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Put the clock forward: when and why Ukraine is switching to daylight saving time in 2021

When the clock is changed in Ukraine. Photo: Pixabay

When the clock is changed in Ukraine. Photo: Pixabay

On the night of Sunday, March 28, Ukraine will switch to daylight saving time: the clock must be put forward one hour. The Page has compiled information on why the clocks are turned ahead and back, how to prepare for this, and how it affects the economy.


Why the clocks are turned ahead and back

Seasonal turning clock ahead and back is needed for more rational use of daylight hours and energy savings for lighting or synchronization with other territories. The very idea originates from the American scientist, politician, publicist and diplomat Benjamin Franklin.

In Ukraine, the clock is put to daylight saving time on the last Sunday of March at 03:00, one hour ahead. For winter time—on the last Sunday in October, 04:00 an hour back. Turning the clock ahead and back occurs along with most countries. This is approved by the decree of the Cabinet of Ministers No. 509 "On the procedure for time reckoning on the territory of Ukraine" dated May 13, 1996. In Ukraine, we have the time of the second time zone (Kyiv time)—UTC + 2 (in the summer—UTC + 3).


Has turning the clock ahead and back been canceled or not?

The Verkhovna Rada failed to vote on a draft law that would have canceled the clock turning in Ukraine on March 19, 2021. The draft law was sent for revision. However, some MPs hope that they will still have time to adopt it in the second reading and, in general, by March 28, 2021.

Earlier, in September 2011, Ukraine refused to turn the clock ahead and back—the Rada adopted a corresponding draft law. However, a month later, the decision was revised and turning the clock ahead and back was brought back. In January 2012, the Cabinet of Ministers recommended putting the clock to daylight saving time, so as "not to create inconveniences during the European Football Championship in Ukraine in the summer of 2012".


How turning the clock ahead and back affects the economy

According to NRC estimates, turning the clock ahead and back in Europe increases turnover in the leisure industry by 3%. And according to the author of the book on changing the clock Michael Downing, when Americans have an extra hour after work, when it's still light outside, they go shopping. And another research has shown that people with sleep deprivation are more likely to take risks.

"There is no significant economic benefit from such a change. There are advantages in using the daylight hours for rest," the National Academy of Sciences told Ukrinform earlier.

Economists believe that changing the clock does not affect the consumption of electricity, therefore, changing the clock becomes unnecessary.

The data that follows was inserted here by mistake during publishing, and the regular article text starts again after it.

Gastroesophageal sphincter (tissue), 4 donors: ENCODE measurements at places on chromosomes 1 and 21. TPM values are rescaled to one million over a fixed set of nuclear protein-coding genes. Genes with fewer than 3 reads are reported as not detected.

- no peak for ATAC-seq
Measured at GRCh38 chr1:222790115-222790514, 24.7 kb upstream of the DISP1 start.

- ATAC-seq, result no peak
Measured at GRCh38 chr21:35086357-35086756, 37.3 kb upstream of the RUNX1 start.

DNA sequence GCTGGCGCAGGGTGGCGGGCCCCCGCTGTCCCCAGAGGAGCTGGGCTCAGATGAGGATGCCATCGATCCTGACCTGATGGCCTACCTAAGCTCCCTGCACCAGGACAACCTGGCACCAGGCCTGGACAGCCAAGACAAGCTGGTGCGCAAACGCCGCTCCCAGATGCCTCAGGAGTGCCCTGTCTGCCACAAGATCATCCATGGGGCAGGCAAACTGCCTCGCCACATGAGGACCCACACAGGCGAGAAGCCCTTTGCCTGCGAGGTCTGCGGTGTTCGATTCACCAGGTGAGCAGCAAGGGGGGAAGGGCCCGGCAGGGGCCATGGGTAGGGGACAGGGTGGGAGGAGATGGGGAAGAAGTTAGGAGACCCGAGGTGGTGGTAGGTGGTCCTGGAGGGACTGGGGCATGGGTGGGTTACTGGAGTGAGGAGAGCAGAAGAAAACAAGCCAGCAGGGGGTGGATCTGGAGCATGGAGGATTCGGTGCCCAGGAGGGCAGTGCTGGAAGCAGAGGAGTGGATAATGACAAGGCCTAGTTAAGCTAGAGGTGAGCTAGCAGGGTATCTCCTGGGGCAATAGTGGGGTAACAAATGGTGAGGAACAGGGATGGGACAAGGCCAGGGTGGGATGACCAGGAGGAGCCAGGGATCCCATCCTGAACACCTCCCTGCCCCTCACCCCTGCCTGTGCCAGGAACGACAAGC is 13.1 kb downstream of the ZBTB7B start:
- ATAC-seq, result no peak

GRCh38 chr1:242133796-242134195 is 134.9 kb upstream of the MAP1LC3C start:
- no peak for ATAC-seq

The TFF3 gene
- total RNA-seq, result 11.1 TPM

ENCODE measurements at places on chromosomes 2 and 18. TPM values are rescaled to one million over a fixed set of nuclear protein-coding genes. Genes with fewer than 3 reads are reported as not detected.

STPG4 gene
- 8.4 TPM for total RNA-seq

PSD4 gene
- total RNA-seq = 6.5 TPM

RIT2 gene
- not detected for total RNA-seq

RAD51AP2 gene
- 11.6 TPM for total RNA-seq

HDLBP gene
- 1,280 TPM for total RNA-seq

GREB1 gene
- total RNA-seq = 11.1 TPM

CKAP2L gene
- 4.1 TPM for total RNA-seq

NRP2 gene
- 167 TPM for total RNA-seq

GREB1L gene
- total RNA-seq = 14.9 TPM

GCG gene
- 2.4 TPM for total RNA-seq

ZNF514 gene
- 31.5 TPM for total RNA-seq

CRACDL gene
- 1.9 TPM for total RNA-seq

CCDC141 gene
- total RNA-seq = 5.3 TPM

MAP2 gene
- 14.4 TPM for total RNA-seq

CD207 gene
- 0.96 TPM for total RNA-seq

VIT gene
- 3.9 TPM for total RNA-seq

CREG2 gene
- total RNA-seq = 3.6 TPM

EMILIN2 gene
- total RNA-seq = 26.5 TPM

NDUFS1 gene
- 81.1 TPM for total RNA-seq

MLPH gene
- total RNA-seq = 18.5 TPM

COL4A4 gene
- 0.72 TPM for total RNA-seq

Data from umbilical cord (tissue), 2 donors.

After the annexation of Crimea, the Russian Federation established Moscow time in the temporarily occupied territories.

"Our task is to establish and consolidate a single Kyiv time throughout the territory of Ukraine, without exception," said Ruslan Stefanchuk, First Deputy Speaker of the Parliament.


How changing the clock affects people

Scientists argue among themselves about how changing the clocks affects the human body. Some think simply—in no way, while others trace the relation to a number of diseases.

In 2020, researchers found that there are four groups of health problems that are affected by changing the clock: cardiovascular and immune system diseases, mental disorders, and trauma.

At the same time, putting the clock forward and back disrupts the synchronization of biorhythms with natural lighting and the sleep schedule. After switching to daylight saving time, it sometimes takes about two weeks to restore sleep. According to scientists, during the first two days after switching to daylight saving time, the risk of stroke and heart attack increases.


How to prepare for switching to daylight saving time

To minimize the impact of changing the clocks, you need to prepare in advance for the changes, for example, start going to bed and wake up a little earlier.

What else to pay attention to:

  • Healthy food and sleep.

Trivial, but very effective. Nutrition with an optimal ratio of proteins, fats, and carbohydrates, as well as healthy sleep will help the body "stay on track" while adapting to a new time.

Vitamins. It’s spring outside, and in addition to changing the clock, there’s a seasonal lack of vitamins. The body needs vitamins, possibly in a complex. But in order to choose the optimal complex, you need to consult a doctor.

  • Physical activity.

Any physical activity, whether it's walking after a working day or exercising, is good for the body. This keeps the body in good shape and helps relieve mental stress.